Overall the continued strength in old crop soybeans has been surprising to me.  With a stronger US dollar and higher prices and a huge supply of soybeans in South America it would seem that we should be seeing large imports of soybeans.  In fact, there is a good chance that we are.  Once the beans at the ports make their way upstream there will be substantial pressure on cash markets and probably futures markets as well.  

As far as new crop is concerned, November soybeans have been supported by strength in old crop but have not followed on a large scale.  With the potential of 1-1.5 million acre increase in planted acreage it is difficult to get too excited about the new crop situation unless there is a major weather issue.  Now, we still have to grow the crop (shoot, we still have to get much of it planted) and we will be very sensitive to weather this year, but if things go well there will be a lot of soybeans in the world.  

July Soybeans Daily chart:

All this means that speculators should be looking for opportunities and producers need to look to lock up some prices while we have corn near $7.00 and soybeans near $14.00.

By: Clint Muhlenkamp

Due to our wet fall, most growers got a late start on planting wheat and some of us were unable to plant it at all.  But for those of you who did – don’t give up on your wheat just yet.  High wheat yields are still attainable. 

One way to achieve these yields is by applying a fungicide at heading, such as Prosaro® (which should be applied when you see a full head out of the boot).  Prosaro® is designed to clean up the flag leaf and protect the wheat from head scab.  But how does Prosaro® boost yields?

Bayer chemical rep, Rick Williams says “in Ohio, wheat is in grain fill anywhere from 22-25 days.  In most cases, diseases cause wheat to die before it is done maturing thus shortening the amount of days of grain fill. 

So simply put – each day of grain fill is crucial to increasing test weight and yields.

Prosaro® can extend grain fill two to three days and that is where you see the yield boost!” says Williams.  

It’s not too late to have Prosaro® applied.  Mercer Landmark will be starting to apply Prosaro® toward the end of the week to early next week.  Visit or call your local Mercer Landmark ASAP and give your wheat yields a boost!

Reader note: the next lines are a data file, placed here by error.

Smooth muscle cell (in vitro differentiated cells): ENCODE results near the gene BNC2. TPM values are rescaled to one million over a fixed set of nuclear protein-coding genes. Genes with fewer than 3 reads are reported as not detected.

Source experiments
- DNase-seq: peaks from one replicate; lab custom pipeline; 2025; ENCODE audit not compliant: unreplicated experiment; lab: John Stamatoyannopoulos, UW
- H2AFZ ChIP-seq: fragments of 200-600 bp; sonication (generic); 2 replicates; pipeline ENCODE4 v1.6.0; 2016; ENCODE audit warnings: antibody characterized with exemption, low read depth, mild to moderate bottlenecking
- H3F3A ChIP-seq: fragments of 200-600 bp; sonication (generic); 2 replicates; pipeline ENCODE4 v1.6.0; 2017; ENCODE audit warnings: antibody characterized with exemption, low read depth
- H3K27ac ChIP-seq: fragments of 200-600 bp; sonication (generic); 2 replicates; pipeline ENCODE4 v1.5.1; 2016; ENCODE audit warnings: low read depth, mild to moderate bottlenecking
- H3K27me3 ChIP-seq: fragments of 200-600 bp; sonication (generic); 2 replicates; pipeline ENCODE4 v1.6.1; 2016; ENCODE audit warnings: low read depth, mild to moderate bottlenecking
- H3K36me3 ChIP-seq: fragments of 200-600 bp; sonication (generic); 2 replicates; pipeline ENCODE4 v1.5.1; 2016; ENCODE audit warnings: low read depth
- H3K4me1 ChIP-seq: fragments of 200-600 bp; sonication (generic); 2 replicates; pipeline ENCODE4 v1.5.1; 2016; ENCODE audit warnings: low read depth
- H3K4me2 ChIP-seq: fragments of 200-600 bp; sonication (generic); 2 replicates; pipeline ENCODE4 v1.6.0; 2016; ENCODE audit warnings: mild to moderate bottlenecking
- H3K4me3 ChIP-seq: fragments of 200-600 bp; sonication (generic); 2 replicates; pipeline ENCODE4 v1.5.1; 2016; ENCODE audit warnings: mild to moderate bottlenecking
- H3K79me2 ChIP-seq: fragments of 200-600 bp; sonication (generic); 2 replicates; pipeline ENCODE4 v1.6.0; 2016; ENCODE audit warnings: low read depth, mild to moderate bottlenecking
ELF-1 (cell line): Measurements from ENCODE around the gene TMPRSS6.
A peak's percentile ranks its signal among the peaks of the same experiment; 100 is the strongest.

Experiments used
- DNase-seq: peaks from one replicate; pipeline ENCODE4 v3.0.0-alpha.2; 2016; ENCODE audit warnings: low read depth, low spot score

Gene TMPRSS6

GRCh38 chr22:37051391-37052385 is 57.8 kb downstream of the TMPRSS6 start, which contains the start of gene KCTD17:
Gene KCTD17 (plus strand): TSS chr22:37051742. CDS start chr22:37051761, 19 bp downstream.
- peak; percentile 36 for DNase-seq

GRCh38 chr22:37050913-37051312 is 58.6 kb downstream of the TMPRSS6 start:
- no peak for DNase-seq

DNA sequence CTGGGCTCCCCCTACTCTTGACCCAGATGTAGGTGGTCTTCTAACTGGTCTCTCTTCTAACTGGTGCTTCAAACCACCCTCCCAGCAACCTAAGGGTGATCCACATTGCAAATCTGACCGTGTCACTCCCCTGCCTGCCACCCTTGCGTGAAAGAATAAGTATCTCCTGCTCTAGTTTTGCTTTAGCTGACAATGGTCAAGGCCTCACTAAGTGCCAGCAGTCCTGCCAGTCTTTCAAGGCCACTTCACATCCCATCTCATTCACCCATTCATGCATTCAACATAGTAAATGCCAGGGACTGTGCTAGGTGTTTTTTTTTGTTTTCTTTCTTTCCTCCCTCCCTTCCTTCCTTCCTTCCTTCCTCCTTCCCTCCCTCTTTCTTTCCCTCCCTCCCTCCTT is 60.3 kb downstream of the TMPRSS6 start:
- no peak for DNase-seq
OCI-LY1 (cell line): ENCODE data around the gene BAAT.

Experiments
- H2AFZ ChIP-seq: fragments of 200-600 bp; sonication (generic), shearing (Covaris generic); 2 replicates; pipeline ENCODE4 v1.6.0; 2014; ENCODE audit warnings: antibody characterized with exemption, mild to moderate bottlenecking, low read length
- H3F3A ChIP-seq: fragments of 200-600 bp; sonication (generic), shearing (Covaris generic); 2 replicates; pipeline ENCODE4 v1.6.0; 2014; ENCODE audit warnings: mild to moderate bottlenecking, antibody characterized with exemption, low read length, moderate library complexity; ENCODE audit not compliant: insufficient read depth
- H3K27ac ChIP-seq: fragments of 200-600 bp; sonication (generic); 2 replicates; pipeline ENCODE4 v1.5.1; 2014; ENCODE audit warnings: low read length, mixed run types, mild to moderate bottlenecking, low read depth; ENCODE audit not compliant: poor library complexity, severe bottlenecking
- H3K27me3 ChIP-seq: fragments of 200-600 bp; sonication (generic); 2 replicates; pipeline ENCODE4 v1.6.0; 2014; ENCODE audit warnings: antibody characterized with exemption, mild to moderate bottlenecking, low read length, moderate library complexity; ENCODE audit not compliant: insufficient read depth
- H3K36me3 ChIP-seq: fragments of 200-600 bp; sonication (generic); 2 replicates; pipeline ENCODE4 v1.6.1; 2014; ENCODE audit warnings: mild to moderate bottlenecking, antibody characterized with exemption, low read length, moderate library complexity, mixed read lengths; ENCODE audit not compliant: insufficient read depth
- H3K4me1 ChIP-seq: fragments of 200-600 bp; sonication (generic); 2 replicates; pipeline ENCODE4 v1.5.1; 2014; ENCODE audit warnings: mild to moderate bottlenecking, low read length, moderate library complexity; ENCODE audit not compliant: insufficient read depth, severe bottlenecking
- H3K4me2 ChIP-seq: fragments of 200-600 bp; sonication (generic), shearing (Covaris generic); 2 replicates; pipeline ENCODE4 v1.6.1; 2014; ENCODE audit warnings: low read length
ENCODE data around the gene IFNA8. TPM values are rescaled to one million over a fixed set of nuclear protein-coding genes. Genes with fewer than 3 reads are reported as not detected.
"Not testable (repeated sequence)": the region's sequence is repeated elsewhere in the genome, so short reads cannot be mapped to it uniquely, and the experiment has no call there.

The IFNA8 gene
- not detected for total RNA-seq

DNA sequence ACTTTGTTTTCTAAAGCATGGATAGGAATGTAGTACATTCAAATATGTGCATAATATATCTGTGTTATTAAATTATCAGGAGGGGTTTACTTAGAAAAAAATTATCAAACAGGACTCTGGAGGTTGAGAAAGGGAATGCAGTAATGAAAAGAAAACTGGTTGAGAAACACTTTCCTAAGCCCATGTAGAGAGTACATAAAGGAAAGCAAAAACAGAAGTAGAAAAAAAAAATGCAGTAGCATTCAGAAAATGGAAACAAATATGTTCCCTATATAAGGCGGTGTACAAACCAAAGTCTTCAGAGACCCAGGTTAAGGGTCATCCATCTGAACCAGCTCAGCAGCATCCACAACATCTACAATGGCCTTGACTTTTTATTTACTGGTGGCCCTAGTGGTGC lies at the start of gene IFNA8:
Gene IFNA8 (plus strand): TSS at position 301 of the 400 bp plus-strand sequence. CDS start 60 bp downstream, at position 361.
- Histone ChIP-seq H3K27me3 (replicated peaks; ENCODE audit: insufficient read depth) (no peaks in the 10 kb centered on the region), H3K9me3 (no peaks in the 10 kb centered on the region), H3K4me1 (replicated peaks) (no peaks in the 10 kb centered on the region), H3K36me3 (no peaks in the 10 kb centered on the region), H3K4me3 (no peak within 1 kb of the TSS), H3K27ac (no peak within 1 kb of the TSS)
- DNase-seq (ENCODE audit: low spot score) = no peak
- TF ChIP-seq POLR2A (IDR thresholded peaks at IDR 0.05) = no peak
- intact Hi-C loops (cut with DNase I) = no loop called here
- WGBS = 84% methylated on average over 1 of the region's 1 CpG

Try the new “Warm Weather Starter” from Purina Animal Nutrition with Fly Control and an Appetite Enhancer for the summer months.

For more information please contact: Emily Siegrist at 937-417-0183, Randy Seeger at 419-230-9832 or John Wenning at 419-733-2344.

Ampli calf warm weather

BY: Kelsey Berger – Agronomy Sales Mercer Landmark

As we all know, the recent rains have not been very forgiving in regards to getting into the fields. With this late planting season, questions have been coming in on what options are there for no-till herbicide options especially in beans and the competing idea of for going a pre-plant herbicide. A pre-plant burndown is very important especially if that field did not get a fall burndown application.

According to this week’s C.O.R.N newsletter, there are some alternatives to spraying 2, 4-D when if finally dries up and everyone can get into the fields. Most rates of 2, 4-D recommend a 14-day wait period before planting beans. Since this time period is difficult to achieve in some cases here are a few suggestions:

  1. If at all possible, keep some 2, 4-D product in your bean burndown. Even if that means planting corn first and coming back into beans These is a possibility of increasing your glyphosate rate and dropping down the 2, 4-D rate to .5 lb ae/ac. But this still requires a 7-day wait period.
  2. Substituting with Sharpen is also an option. With the recent label changes with Sharpen, restricts use with Authority products and Valor XLT, this could raise some other questions of what product to use and this should be brought up with your local Mercer Landmark agronomist. Also substituting with Sharpen could result in limited control of dandelion, large deadnettle, and giant ragweed.
  3. Also, Gramoxone and Liberty can also be used as a burndown when combined with metrabuzin. Something else to talk with your local agronomist about.
  4. Finally, going back to how grandpa used to do it, tillage deep and consistent enough to uproot those weed root masses is something to think about.

With the growing population of glyphosate-resistant marestail, early season control is important. Another concern is planting when some areas of the field are still too wet. Both corn and beans will have a difficult time coming back from dense compaction that can occur in these situations. Again, each planting situation is different so be sure to contact your local Mercer Landmark branch with any questions you have about your burndown options.


The potential of reduced production due to delayed planting in 2013 because of the cold, wet start to the growing season could result in additional challenges in managing marketing. This month’s Grain Service Newsletter provided some insight into why in may be too soon to worry.